Understanding the reliability of localized near future weather data for building performance prediction in the UK

Du, Hu, Jones, Phil and Ng, Bobo (2016) Understanding the reliability of localized near future weather data for building performance prediction in the UK. In: 2016 IEEE International Smart Cities Conference (ISC2). IEEE, pp. 529-532. ISBN 978-1-5090-1845-1

Full text not available from this repository.
Official URL: http://dx.doi.org/10.1109/ISC2.2016.7580826

Abstract

Access to reliable site-specific near future weather data is crucial for forecasting temporally-dynamic building energy demand and consumption, and determining the state of on-site renewable energy generation. Often there is a missing link between weather forecast providers and building energy management systems. This short paper discusses the potential to conduct building performance modelling using localized high resolution weather forecast freely available from the United Kingdom Met Office DataPoint service. It creates a great opportunity for building performance simulation professionals and building energy managers to re-use site-specific high resolution weather forecast data to predict near future building performance at both individual building and city scale. In this paper, authors have developed a framework of forecasting near future building performance and a Matlab script to automatically gather observed weather data from 140 weather stations and weather forecasts for nearly 6,000 locations in the UK. To understand the reliability of weather forecast, three-hourly forecasts of temperature, relative humidity, wind speed and wind direction are compared with observations from weather stations. This provides evidences to use the next 24-hour forecast to predict dynamic building energy demand and consumption, and determine the on-site renewable energy generation output. Because of the high accuracy of forecast, the rolling forecast can be recorded on daily basis to construct weather files for locations that do not have weather stations. This will increase current 14 locations of the CIBSE weather data to nearly 6,000 locations covering population centers, sporting venues and tourist attractions.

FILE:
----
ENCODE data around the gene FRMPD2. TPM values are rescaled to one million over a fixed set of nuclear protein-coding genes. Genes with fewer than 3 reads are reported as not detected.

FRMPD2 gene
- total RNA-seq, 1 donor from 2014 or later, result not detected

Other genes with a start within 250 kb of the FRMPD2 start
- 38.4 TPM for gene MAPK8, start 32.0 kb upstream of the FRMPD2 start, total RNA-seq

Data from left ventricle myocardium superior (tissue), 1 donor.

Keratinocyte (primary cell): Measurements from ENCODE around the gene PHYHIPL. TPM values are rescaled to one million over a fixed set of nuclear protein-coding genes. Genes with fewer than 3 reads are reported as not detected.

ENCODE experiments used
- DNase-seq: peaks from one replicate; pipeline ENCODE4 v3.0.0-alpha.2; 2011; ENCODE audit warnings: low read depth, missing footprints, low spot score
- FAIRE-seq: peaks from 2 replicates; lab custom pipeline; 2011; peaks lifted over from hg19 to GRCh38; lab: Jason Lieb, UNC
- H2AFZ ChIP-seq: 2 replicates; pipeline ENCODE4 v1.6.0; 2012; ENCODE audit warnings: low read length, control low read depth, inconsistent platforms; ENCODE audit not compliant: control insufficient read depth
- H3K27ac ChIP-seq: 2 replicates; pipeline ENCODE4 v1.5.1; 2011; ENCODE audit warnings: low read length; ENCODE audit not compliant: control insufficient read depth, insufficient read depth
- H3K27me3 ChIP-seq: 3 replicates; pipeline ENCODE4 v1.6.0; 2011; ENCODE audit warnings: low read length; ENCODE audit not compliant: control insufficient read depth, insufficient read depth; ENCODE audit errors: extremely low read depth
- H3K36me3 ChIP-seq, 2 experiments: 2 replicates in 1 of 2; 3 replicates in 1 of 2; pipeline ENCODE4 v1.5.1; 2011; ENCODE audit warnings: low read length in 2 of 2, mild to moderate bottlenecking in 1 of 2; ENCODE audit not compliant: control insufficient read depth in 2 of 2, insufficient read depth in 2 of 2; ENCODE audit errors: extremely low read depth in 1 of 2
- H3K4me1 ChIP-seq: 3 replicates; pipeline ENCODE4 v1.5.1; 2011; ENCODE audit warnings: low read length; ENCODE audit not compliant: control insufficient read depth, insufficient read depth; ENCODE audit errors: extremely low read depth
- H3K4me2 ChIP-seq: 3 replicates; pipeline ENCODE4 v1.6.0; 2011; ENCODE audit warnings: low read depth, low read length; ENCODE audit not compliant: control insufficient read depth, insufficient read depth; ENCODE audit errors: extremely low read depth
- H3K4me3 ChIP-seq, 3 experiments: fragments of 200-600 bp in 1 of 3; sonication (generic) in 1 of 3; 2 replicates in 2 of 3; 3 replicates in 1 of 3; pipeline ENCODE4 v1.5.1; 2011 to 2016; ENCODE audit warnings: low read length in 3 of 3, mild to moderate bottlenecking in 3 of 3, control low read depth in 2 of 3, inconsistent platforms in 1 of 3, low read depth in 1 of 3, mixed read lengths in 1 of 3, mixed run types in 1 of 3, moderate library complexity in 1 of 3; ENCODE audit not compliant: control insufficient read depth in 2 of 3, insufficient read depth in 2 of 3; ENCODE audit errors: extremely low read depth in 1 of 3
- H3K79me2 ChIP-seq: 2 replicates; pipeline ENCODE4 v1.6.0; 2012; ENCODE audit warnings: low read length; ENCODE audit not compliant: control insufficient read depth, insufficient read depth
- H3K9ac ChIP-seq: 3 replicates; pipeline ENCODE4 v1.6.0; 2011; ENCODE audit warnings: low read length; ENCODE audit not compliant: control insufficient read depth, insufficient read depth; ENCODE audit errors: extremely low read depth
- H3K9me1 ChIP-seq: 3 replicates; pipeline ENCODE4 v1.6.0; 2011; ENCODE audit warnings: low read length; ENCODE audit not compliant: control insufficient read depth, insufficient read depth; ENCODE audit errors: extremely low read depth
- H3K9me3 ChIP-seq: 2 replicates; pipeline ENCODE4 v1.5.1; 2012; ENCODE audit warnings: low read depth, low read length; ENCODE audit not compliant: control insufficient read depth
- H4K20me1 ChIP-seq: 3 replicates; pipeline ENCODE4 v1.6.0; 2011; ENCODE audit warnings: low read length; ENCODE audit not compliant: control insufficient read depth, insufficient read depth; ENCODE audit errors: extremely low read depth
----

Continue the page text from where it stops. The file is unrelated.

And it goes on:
Item Type: Book Section
Uncontrolled Keywords: wind speed, building performance prediction, near future weather data, Met Office, DataPoint
Subjects: K200 Building
Department: Faculties > Engineering and Environment > Mechanical and Construction Engineering
Depositing User: Becky Skoyles
Date Deposited: 18 Nov 2016 13:04
Last Modified: 18 Nov 2016 13:04
URI: http://nrl.northumbria.ac.uk/id/eprint/28574

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